• Video footage from the sea floor showed the sinuous heave of oil into the sea weakening as the mud was pumped in.
  • The sudden movement along the fault causes the ground to move forward and backward, heave up and down, or shift from side to side.
  • At the last minute, two bipartisan approaches heave into view.
  • The collapse of authoritarian regimes gave the process another heave.
  • We listened to the music of vast silences near the top of the world, and felt the heave and subsidence of the sea.
  • We could heave an end-of-sitcom sigh, run the closing credits and mount the color bars for good.
  • The rocks heave up out of the landscape, then roll off as far as the eye can see.
  • Everywhere the countryside is being gouged open as workers heave some new project into being.
  • But by then my family will have become flotsam caught in the heave and thrust of its tide.
British Dictionary definitions for heave


verb heaves, heaving, heaved (mainly nautical) hove
(transitive) to lift or move with a great effort
(transitive) to throw (something heavy) with effort
to utter (sounds, sighs, etc) or breathe noisily or unhappily: to heave a sigh
to rise and fall or cause to rise and fall heavily
(past tense and past participle hove) (nautical)
  1. to move or cause to move in a specified way, direction, or position: to heave in sight
  2. (intransitive) (of a vessel) to pitch or roll
(transitive) to displace (rock strata, mineral veins, etc) in a horizontal direction
(intransitive) to retch
the act or an instance of heaving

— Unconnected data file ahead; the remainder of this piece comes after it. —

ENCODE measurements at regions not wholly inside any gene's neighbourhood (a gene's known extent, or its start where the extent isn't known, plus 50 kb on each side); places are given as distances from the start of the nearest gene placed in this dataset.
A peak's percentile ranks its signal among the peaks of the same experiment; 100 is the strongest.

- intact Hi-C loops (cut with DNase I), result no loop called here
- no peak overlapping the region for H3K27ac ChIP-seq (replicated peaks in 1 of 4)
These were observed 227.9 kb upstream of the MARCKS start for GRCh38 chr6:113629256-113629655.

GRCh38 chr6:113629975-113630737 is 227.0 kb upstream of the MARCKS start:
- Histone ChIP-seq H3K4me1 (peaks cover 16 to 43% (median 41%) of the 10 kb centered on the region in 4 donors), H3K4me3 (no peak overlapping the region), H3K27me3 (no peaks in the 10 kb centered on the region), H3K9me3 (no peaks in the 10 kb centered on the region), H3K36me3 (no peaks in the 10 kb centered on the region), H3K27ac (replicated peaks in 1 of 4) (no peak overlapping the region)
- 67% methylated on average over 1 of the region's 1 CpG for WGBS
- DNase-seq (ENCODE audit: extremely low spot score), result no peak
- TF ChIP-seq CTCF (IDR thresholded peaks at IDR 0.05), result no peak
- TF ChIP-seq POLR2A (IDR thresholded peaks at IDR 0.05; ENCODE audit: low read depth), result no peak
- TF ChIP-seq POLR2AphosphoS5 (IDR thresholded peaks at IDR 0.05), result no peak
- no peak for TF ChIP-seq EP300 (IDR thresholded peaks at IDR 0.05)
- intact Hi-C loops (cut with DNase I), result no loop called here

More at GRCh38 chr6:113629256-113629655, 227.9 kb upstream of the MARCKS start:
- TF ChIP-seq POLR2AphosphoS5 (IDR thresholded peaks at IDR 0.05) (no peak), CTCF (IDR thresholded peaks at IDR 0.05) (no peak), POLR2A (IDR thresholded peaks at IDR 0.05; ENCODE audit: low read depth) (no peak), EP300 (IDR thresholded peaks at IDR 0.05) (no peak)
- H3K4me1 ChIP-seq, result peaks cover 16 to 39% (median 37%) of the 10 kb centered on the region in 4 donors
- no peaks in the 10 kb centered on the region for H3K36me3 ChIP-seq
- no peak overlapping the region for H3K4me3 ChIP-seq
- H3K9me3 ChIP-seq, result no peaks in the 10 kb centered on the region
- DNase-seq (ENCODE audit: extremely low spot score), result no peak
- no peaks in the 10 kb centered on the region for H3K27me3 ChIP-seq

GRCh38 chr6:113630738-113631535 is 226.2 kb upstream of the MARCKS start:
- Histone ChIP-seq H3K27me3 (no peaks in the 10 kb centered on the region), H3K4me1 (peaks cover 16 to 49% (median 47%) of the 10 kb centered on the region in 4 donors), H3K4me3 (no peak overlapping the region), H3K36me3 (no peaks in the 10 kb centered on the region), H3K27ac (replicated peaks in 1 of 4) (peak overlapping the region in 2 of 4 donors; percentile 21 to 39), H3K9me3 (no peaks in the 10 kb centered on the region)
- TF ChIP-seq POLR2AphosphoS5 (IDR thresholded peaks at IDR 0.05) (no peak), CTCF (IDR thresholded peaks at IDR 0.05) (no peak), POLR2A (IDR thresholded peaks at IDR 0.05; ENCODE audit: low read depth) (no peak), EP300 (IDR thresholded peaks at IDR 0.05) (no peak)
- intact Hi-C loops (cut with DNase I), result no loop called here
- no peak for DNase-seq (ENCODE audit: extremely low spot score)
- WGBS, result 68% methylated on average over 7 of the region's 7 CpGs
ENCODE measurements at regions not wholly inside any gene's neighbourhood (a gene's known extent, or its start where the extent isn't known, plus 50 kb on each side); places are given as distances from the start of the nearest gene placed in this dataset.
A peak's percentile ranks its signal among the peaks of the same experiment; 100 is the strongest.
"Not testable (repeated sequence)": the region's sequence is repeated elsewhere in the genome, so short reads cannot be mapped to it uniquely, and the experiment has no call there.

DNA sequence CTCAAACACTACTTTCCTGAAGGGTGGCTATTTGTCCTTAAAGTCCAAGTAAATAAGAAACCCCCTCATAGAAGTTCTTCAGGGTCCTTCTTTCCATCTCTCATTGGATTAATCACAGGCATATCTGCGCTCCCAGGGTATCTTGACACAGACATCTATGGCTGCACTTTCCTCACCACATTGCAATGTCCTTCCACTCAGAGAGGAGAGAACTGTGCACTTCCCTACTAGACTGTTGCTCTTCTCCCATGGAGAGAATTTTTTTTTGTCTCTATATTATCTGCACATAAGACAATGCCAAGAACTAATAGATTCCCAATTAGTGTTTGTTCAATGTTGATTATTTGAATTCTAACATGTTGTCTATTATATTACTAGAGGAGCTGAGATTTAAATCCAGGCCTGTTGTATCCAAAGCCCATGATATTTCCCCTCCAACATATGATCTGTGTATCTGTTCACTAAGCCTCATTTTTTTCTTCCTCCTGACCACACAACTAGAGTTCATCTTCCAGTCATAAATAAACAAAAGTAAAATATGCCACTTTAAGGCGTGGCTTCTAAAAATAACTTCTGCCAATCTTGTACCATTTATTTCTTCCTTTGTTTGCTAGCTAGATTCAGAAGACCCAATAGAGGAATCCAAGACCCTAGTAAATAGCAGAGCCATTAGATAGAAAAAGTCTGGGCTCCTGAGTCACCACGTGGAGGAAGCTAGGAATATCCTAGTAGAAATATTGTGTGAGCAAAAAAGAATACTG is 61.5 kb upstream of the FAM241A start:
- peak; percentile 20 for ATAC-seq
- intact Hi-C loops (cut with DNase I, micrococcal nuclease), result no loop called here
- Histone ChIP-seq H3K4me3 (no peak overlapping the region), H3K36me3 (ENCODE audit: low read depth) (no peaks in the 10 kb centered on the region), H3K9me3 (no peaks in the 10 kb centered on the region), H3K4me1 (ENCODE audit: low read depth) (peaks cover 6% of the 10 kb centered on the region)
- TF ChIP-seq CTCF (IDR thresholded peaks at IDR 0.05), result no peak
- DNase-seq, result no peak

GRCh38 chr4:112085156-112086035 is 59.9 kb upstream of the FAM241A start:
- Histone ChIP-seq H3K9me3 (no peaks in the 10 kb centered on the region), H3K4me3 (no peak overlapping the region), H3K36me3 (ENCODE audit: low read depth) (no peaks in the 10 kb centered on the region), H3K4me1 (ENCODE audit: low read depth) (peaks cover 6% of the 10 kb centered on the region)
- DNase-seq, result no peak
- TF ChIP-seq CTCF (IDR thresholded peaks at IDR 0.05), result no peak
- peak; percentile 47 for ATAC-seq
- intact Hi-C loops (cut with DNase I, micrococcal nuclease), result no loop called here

a fling
the horizontal displacement of rock strata at a fault
Derived Forms
heaver, noun
Word Origin
Old English hebban; related to Old Norse hefja, Old Saxon hebbian, Old High German heffen to raise, Latin capere to take, Sanskrit kapatī two hands full
Collins English Dictionary - Complete & Unabridged 2012 Digital Edition
© William Collins Sons & Co. Ltd. 1979, 1986 © HarperCollins
Publishers 1998, 2000, 2003, 2005, 2006, 2007, 2009, 2012
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Word Origin and History for heave

Old English hebban "to lift, raise; lift up, exalt" (class VI strong verb; past tense hof, past participle hafen), from Proto-Germanic *hafjan (cf. Old Norse hefja, Dutch heffen, German heben, Gothic hafjan "to lift, raise"), from PIE *kap-yo-, from root *kap- "to grasp" (see capable).

Related to Old English habban "to hold, possess." Intransitive use by c.1200. Meaning "to throw" is from 1590s. Sense of "retch, make an effort to vomit" is first attested c.1600. Related: Heaved; heaving. Nautical heave-ho was a chant in lifting (c.1300, hevelow).


1570s, from heave (v.).

Online Etymology Dictionary, © 2010 Douglas Harper
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Slang definitions & phrases for heave



A shelter: Heave. Any shelter used by a policeman to avoid the elements (1950s+ Police)


To vomit; barf (1868+)

The Dictionary of American Slang, Fourth Edition by Barbara Ann Kipfer, PhD. and Robert L. Chapman, Ph.D.
Copyright (C) 2007 by HarperCollins Publishers.